It’s NOT what you think!
True. Lots of parents are scared to talk to their kids about the dangers of pornography. Some are worried that talking about it will just initiate curiosity. Others simply don’t know what to say.
But the #1 reason most parents stay silent isn’t fear: it’s false security. Most parents, deep down, think pornography exposure can’t or won’t happen to their child. Or, at least it won’t happen this year, this month, or this week.
Can you predict when exposure will happen?
The problem is that parents have absolutely no idea when it will happen. In today’s digital age, every time a child interacts with technology or with people who interact with technology – that child is at risk. And although parents can minimize the risk of exposure using filters, they cannot eliminate it. Why?
- No filtering system is foolproof; filters fail regularly.
- Parents cannot control devices they don’t own, and
- Pornography exposure can happen in ways that parents don’t suspect
Exposed at kindergarten
Let me tell you about a mom I know who happens to be a certified sex addiction therapist. As you can imagine, she had a fierce determination to protect her 6-year-old son from pornography. She invested in the best filtering systems available, she kept a close eye on his friendships, and she even invested thousands of dollars to send her son to a well-respected Christian private school. But one day, another kindergarten boy brought a phone from home. In less than a minute, he introduced her son to hardcore pornography.
When parents believe they have everything under control and convince themselves there is no need to talk to their child about the dangers of pornography, they are putting their child at risk. Pornography exposure often happens when kids are very young and it can happen fast!
When parents fail to warn their kids
Let me tell you what a child who has never heard of pornography could experience if exposed:
- Extreme shock. These kids have no idea what they are seeing. Some wonder whether their parents would even know what this is! Many kids see violent porn which is even more shocking and confusing.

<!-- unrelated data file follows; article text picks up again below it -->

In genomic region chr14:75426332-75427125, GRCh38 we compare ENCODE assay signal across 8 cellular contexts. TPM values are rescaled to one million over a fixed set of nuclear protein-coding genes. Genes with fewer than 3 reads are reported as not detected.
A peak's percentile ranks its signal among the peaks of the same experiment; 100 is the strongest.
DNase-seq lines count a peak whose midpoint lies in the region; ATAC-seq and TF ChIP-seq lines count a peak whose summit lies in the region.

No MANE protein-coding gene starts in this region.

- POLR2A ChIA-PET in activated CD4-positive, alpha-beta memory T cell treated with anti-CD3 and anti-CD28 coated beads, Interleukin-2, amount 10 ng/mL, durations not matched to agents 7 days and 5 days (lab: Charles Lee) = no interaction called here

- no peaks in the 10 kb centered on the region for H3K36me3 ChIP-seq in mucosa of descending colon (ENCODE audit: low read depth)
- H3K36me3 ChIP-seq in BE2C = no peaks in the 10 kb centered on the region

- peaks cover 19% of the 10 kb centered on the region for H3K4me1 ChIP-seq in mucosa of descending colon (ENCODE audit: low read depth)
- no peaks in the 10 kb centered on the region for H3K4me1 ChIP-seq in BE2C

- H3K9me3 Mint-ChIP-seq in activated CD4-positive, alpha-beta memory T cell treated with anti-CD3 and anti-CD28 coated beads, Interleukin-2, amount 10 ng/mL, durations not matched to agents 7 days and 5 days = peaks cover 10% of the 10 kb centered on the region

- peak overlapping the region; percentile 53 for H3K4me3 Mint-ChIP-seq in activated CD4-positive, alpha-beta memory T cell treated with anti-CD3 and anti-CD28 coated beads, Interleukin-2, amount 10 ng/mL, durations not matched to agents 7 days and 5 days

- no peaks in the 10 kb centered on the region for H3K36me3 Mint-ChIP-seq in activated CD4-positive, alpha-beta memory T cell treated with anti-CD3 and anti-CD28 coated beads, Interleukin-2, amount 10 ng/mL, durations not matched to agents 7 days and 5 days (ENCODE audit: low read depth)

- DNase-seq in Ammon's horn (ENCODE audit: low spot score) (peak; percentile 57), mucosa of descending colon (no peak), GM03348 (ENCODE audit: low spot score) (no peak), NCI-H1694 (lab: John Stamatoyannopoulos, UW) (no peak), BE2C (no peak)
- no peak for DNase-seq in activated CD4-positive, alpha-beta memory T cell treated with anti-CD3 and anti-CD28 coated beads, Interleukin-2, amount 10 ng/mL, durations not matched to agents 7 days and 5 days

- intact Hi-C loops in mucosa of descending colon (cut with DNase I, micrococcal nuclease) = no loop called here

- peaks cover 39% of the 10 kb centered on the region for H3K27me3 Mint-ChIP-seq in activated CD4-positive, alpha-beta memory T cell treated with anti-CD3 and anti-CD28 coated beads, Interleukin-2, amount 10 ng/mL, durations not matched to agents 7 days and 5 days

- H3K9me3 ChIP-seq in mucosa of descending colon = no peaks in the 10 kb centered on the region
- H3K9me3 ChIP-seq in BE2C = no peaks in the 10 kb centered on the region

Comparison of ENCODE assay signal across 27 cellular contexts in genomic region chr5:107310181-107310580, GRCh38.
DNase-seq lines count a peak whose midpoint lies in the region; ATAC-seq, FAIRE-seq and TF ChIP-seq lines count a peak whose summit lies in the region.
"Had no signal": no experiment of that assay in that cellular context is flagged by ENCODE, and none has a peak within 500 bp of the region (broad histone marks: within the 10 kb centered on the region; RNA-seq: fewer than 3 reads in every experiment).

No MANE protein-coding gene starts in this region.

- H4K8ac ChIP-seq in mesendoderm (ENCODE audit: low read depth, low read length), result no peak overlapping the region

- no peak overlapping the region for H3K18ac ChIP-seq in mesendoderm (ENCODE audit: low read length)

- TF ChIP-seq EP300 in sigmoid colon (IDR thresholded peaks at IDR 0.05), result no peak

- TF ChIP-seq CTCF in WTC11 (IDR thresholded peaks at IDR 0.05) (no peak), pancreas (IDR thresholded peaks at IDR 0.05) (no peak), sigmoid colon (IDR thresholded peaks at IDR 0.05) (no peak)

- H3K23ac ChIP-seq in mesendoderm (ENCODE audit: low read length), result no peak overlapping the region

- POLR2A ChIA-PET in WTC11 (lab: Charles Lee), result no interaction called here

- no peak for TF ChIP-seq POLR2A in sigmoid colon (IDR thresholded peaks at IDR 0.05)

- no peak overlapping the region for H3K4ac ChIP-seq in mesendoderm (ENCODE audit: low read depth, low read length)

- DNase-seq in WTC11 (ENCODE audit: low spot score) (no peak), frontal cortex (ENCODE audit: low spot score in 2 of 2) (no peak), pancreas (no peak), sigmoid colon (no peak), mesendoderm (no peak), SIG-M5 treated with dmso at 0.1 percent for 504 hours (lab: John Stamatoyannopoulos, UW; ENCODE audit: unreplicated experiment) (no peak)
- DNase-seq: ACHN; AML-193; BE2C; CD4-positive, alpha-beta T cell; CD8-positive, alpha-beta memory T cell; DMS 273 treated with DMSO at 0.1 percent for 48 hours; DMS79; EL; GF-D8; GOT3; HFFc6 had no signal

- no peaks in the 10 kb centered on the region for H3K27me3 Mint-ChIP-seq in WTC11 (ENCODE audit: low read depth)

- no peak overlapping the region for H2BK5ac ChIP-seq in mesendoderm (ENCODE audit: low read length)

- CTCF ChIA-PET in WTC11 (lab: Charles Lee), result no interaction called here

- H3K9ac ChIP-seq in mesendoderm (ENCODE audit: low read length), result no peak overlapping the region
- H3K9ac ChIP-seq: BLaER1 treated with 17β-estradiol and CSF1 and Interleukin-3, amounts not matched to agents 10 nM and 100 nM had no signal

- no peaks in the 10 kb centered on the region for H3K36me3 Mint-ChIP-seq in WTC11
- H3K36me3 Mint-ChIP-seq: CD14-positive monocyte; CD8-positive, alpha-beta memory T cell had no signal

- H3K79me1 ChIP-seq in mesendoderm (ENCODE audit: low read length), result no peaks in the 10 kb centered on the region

- Fear. They sense what they are seeing is “bad” and are afraid they will get in trouble.
- Shame. While they sense it is bad, they want to see more. (This is a normal biological response.) Internally, they think they must be “bad” or something must be wrong with them.
- An inability to verbalize. Even if they want to tell someone what they saw, they don’t know the words to express it.
- Loneliness. Without knowing what to say or who to tell, they have no way to process the experience and it stays stuck inside them. They feel alone.
Of course, parents would never want their children to face pornography alone. But this is the risk of staying silent.
The benefits of early warning
Here’s the good news: there are amazing benefits to warning a child early! Kids who are warned
- Experience less shock. Kids think, “I’ve heard of this before. My parents told me about this!”
- Feel more trust. Their parents told them this would happen and it did! This leads them to believe their parents about other things, too. These kids see their parents care enough about them to prepare them for challenges they might face.
- Have more confidence. They know how to use their thinking brain and are able to look away from images that will harm them.They know they have don’t need to be ashamed of any of the ways pornography made them feel.
- Can safely report their experience. They know the word pornography and they know they won’t be in trouble when they tell their parents they saw it.
- Feel connected. They know what to say and who to tell. They don’t feel alone.
In other words, kids who have been warned about pornography are prepared to reject it when they see it!
How sure are you?
Parents- how certain are you that your child won’t see pornography this year? This month? This week? Does your child have a plan of what to do when they see it? If not, what are you waiting for?
It’s never too early or too late to talk to your kids! Protect Young Minds is here to help you!
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Need help talking to kids about pornography?
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